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Pike Co. adopts development standards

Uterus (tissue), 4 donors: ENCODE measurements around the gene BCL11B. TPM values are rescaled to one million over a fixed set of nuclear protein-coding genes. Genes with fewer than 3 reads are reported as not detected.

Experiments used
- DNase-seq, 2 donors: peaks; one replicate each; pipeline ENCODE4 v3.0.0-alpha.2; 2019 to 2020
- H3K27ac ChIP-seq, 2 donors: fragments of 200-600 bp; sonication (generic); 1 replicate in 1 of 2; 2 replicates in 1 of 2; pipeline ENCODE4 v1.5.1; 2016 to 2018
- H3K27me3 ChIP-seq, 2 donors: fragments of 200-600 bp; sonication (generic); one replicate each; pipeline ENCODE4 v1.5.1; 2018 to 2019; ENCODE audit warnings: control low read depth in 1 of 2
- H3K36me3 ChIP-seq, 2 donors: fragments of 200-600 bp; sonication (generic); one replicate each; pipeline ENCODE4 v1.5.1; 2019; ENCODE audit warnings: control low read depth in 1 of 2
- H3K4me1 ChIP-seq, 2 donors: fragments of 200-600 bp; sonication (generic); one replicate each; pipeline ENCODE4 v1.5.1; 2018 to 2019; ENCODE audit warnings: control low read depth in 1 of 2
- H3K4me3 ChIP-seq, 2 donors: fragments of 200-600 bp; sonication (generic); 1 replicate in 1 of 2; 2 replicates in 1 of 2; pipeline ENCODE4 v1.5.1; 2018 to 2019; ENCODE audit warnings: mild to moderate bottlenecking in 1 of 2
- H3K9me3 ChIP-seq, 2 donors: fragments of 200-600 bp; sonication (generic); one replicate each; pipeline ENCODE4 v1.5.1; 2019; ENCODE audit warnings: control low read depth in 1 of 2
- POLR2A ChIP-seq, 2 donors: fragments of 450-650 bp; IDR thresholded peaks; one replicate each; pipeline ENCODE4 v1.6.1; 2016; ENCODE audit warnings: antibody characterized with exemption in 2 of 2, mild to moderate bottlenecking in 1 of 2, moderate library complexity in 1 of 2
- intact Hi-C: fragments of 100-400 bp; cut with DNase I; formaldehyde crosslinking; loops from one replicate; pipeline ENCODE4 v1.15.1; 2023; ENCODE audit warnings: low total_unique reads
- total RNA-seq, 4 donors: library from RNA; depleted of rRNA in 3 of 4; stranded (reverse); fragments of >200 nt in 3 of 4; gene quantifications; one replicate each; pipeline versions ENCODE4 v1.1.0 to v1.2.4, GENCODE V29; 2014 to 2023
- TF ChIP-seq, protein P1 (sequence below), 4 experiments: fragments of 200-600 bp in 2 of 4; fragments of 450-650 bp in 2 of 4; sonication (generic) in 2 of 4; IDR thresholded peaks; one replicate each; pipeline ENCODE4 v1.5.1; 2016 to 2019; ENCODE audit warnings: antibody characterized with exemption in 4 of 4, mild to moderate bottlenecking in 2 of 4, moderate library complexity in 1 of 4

Pike County now has development standards in place along its major thoroughfares with the approval of the overlay district. The overlay district is presented as Chapter 159 to the code. It will provide an additional layer of regulations to underlying zonings of properties on highways 19 and 41 to provide extra controls on development; minimize inappropriate, haphazard and inharmonious improvements and alterations to properties; secure and maintain additional building setbacks; and secure consistency in performance between public and private developments. Boundaries will include properties with frontage on or access via Highway 19 and Highway 41. Those of the Highway 19 overlay district are in a corridor 400 feet from each side of the centerline of the highway from its intersection with the Pike/Spalding county line to that with the Pike/Upson county line, excluding in Zebulon. Boundaries of the Highway 41 overlay district are in a corridor 400 feet from each side of the centerline of Highway 41 from the Spalding and Lamar county lines. The draft was created by Bill Schmid of Rochester and Associates, the firm chosen in February 2007 to research and create the district for the Pike County Development Authority and commissioners. County manager Steve Marro submitted it to county attorney Rob Morton and the planning and development staff for review and input. A revised draft was created in a format compatible with existing code. When it came before commissioners for a first reading, there was a request from the IDA to reduce the requirement affecting materials used for building exteriors, especially existing ones whose owners were seeking additions. Last week commissioner Parrish Swift said lessening the requirements was not prudent. Though the IDA argued the original requirements were cost prohibitive and could deter business from Pike, Swift said even with no standards in place prior to the code people were not coming to Pike. Several planning commission members and Swift were concerned one category of materials for trim or accents could be misconstrued as material for an entire wall. That provision was eliminated. The overlay was approved 3-1 to allow materials in categories A and B as stated under design standards. The code has been in the works two years. IDA director Karen Brown received in early November 2008 the draft from Rochester, which has been paid $48,500 for its work ‘“ $20,000 in grant funds, a $20,000 match from commissioners and $8,500 from the development authority. The goal of the district is to have consistent, aesthetically appealing development standards on the highway corridors.

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